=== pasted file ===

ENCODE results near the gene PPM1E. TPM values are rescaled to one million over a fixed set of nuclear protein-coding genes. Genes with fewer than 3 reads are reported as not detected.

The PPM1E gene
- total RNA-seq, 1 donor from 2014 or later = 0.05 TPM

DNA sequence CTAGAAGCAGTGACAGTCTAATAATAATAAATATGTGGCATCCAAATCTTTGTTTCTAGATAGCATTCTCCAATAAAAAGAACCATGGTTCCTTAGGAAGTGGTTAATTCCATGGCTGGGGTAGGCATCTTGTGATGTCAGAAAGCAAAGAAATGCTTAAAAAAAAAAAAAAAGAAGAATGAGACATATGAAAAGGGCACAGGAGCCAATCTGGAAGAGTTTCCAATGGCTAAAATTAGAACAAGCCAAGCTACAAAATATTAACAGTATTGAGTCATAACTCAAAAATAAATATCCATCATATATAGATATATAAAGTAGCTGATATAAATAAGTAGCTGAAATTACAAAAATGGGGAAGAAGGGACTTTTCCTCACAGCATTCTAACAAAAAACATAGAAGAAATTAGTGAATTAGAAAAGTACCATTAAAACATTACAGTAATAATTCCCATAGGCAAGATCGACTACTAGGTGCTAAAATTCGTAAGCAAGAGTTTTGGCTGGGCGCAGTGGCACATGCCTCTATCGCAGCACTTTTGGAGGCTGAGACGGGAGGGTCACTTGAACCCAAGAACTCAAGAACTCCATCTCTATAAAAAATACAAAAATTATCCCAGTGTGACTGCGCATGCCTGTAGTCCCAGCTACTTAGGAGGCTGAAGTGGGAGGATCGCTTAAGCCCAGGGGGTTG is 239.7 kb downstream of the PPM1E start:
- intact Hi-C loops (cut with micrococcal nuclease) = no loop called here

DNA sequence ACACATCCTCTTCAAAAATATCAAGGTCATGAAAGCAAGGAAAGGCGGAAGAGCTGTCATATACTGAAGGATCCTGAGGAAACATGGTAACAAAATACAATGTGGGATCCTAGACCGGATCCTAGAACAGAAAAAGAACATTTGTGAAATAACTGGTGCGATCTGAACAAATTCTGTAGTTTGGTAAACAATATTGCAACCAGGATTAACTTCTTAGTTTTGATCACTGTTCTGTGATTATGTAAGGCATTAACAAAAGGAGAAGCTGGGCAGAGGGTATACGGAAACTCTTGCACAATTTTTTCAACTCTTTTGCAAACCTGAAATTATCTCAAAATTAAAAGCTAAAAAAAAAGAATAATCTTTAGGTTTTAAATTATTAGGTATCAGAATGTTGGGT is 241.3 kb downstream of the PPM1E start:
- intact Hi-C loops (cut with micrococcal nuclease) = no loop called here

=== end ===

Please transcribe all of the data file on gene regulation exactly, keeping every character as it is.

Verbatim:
ENCODE results near the gene PPM1E. TPM values are rescaled to one million over a fixed set of nuclear protein-coding genes. Genes with fewer than 3 reads are reported as not detected.

The PPM1E gene
- total RNA-seq, 1 donor from 2014 or later = 0.05 TPM

DNA sequence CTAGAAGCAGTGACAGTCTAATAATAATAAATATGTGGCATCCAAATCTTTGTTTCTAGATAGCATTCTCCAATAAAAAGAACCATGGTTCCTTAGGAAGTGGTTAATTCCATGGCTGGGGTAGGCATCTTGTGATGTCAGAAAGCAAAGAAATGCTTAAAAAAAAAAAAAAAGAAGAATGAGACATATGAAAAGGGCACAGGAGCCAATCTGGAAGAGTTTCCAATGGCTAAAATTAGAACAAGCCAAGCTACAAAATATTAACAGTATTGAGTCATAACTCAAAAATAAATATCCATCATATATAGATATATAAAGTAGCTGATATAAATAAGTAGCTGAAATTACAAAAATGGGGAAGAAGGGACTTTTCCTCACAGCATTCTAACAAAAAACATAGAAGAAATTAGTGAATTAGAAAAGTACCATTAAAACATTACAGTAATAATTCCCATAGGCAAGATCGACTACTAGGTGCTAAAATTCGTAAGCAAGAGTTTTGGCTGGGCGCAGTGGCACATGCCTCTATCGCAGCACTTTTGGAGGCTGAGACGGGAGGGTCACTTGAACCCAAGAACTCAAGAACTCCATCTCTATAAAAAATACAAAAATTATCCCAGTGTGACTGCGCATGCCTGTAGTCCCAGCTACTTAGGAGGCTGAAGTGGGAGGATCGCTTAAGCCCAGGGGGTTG is 239.7 kb downstream of the PPM1E start:
- intact Hi-C loops (cut with micrococcal nuclease) = no loop called here

DNA sequence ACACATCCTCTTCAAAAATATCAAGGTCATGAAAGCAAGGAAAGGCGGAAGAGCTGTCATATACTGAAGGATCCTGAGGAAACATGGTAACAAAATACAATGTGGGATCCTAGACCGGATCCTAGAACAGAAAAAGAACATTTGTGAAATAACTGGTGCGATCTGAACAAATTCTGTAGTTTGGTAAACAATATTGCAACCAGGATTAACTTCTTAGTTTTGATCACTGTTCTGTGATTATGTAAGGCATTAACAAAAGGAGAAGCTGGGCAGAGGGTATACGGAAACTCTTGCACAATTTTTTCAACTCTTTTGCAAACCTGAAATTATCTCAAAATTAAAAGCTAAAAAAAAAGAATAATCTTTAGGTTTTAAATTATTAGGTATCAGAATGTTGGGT is 241.3 kb downstream of the PPM1E start:
- intact Hi-C loops (cut with micrococcal nuclease) = no loop called here